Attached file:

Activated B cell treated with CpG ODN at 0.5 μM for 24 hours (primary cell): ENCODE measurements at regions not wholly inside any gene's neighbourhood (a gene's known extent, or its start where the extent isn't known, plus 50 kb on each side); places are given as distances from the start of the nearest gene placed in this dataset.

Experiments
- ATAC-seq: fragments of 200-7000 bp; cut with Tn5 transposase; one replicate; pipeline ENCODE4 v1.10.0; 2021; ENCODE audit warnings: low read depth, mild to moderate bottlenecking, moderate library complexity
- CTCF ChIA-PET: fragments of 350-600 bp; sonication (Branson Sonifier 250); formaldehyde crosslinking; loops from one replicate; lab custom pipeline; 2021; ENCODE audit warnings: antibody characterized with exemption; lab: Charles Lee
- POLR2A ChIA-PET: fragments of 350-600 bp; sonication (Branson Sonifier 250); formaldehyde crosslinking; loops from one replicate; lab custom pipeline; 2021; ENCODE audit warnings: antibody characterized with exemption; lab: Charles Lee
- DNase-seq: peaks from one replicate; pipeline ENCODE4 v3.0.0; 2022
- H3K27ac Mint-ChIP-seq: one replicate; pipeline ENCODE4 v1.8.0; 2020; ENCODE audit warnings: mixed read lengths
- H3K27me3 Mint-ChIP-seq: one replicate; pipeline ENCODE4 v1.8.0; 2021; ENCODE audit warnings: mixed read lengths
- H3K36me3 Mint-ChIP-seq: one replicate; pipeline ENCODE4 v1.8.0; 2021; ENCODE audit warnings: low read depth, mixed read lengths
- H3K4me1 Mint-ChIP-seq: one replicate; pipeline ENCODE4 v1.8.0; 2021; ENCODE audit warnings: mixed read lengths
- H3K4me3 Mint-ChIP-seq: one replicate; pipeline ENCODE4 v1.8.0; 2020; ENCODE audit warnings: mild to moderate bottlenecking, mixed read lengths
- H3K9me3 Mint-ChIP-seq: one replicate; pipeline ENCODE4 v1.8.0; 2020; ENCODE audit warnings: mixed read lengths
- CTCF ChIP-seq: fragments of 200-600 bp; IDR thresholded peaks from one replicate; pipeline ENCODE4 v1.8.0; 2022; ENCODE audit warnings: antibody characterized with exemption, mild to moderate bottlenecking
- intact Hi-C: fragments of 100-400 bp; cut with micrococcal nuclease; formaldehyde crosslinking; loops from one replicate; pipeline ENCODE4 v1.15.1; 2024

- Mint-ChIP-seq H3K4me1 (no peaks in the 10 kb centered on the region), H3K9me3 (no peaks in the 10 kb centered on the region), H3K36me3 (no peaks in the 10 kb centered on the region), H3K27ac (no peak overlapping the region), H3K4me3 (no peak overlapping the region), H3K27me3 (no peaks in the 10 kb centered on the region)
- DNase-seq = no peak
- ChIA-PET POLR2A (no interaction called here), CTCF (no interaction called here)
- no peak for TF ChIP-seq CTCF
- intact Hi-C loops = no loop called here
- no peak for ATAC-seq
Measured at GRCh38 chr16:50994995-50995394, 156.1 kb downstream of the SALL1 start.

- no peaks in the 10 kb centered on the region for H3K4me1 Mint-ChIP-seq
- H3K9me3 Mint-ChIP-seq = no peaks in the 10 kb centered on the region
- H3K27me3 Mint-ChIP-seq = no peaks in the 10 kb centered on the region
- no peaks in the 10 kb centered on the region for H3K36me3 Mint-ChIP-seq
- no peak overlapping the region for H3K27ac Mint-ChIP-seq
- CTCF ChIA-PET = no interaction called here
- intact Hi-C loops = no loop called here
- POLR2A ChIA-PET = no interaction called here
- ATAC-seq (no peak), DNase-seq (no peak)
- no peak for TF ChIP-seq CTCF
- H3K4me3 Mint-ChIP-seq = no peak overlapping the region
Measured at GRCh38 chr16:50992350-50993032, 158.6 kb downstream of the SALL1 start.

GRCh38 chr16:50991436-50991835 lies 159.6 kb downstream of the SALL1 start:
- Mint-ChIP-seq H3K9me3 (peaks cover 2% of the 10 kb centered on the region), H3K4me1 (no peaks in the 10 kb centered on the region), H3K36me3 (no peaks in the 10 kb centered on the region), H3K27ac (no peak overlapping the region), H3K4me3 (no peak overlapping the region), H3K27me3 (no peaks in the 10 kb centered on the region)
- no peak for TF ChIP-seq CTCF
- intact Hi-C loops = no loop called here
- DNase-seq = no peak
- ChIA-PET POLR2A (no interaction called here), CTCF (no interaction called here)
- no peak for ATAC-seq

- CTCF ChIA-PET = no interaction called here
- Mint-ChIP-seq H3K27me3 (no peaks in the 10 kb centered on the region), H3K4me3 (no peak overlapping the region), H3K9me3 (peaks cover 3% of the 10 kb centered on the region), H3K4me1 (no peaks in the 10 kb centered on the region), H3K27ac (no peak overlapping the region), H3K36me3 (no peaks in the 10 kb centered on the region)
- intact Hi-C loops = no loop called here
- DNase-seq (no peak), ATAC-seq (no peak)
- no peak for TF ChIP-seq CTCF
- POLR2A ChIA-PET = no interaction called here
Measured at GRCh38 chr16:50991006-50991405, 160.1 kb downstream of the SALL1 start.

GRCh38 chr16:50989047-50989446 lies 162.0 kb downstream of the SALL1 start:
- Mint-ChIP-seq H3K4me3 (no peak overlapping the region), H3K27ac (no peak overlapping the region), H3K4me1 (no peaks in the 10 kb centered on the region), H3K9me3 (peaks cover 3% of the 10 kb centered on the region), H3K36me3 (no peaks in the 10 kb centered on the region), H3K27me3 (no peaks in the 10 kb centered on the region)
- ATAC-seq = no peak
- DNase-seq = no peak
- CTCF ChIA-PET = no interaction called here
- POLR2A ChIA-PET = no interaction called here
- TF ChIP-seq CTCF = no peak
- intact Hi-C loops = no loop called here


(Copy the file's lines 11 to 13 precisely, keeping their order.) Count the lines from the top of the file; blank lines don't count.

- H3K4me3 Mint-ChIP-seq: one replicate; pipeline ENCODE4 v1.8.0; 2020; ENCODE audit warnings: mild to moderate bottlenecking, mixed read lengths
- H3K9me3 Mint-ChIP-seq: one replicate; pipeline ENCODE4 v1.8.0; 2020; ENCODE audit warnings: mixed read lengths
- CTCF ChIP-seq: fragments of 200-600 bp; IDR thresholded peaks from one replicate; pipeline ENCODE4 v1.8.0; 2022; ENCODE audit warnings: antibody characterized with exemption, mild to moderate bottlenecking